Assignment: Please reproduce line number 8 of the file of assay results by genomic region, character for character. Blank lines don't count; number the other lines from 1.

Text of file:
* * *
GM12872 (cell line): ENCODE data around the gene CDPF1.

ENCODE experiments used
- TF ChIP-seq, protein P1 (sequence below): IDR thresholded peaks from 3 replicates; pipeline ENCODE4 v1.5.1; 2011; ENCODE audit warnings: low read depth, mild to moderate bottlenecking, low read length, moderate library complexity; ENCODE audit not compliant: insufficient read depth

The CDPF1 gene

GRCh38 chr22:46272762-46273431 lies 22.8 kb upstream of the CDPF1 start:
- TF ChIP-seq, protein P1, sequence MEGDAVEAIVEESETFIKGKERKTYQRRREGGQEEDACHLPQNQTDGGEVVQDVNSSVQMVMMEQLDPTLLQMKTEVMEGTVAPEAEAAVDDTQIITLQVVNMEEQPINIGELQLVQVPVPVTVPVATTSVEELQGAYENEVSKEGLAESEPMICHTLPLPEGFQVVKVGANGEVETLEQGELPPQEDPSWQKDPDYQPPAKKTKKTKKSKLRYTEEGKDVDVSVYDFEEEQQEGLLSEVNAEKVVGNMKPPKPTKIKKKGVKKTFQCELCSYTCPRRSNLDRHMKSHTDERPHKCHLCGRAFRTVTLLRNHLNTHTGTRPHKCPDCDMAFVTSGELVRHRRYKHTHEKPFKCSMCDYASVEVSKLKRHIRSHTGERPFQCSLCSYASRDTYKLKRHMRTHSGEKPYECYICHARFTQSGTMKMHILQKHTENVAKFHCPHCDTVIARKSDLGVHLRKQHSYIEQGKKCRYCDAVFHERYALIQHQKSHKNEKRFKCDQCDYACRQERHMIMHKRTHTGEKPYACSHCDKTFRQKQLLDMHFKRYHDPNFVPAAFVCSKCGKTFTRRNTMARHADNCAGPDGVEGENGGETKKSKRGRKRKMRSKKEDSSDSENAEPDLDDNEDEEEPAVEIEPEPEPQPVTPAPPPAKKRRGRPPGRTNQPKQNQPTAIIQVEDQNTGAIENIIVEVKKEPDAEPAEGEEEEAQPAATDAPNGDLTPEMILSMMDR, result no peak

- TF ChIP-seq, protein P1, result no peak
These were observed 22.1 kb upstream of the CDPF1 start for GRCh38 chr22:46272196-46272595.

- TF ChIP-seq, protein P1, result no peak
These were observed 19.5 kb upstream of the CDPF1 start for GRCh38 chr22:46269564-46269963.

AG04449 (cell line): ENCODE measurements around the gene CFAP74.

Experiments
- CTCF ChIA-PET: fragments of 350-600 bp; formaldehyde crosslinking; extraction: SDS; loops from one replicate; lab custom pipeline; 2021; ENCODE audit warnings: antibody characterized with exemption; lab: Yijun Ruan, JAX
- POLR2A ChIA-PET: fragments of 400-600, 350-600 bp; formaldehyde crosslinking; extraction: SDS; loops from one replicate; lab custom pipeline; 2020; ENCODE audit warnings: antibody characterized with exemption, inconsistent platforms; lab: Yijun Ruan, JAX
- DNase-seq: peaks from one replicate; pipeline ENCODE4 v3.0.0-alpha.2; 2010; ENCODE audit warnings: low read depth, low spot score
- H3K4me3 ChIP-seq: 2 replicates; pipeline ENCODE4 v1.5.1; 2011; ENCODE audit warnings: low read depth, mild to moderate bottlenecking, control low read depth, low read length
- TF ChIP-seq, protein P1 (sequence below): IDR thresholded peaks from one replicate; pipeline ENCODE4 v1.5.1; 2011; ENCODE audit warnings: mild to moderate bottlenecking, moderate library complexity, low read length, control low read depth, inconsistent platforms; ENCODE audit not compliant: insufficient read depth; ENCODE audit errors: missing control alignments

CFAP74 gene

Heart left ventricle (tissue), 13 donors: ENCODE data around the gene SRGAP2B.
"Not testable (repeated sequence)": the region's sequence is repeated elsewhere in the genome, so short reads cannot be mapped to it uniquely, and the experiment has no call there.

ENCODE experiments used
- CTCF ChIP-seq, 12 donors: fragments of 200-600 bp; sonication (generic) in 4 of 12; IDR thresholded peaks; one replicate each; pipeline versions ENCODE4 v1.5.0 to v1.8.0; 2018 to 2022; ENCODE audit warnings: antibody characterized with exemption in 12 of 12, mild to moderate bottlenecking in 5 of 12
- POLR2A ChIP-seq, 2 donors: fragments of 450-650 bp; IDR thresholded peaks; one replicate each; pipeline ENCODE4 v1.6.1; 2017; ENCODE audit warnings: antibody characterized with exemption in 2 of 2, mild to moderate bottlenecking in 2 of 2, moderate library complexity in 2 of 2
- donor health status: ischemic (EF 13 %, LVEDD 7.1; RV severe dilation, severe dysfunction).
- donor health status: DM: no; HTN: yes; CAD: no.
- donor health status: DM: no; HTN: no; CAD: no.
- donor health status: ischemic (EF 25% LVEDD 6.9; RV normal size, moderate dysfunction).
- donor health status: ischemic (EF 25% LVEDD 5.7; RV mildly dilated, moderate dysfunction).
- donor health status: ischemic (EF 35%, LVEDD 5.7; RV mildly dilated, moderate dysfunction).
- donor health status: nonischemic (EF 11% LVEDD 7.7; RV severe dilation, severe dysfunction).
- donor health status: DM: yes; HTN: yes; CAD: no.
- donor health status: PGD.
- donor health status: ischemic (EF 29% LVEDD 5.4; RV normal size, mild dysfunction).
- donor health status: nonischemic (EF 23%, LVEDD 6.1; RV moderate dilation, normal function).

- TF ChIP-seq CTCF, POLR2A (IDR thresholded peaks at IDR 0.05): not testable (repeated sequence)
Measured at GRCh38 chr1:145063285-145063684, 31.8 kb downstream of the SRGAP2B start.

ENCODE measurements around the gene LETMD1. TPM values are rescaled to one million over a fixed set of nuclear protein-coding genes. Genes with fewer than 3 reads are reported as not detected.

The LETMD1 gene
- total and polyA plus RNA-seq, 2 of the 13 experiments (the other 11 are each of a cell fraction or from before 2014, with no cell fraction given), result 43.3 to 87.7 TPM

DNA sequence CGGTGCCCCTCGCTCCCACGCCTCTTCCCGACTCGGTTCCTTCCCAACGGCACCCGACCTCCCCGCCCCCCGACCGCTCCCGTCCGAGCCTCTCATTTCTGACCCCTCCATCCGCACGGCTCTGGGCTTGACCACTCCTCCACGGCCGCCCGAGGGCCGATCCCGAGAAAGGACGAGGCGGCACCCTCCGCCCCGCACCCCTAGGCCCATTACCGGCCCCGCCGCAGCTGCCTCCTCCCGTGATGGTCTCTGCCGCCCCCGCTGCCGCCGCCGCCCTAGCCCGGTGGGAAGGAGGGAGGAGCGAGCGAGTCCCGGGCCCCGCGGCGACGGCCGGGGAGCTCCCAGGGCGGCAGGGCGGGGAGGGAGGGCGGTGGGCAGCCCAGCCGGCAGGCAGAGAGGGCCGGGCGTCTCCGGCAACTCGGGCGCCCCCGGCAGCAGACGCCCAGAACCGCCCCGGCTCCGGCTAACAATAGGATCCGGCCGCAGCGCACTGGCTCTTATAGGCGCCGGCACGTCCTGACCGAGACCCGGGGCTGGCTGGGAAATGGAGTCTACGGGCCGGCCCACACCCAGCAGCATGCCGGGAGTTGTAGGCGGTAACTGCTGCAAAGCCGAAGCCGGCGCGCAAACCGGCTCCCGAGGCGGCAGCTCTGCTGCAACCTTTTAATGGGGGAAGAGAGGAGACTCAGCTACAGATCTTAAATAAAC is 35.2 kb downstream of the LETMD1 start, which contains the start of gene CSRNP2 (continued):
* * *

These were observed 22.1 kb upstream of the CDPF1 start for GRCh38 chr22:46272196-46272595.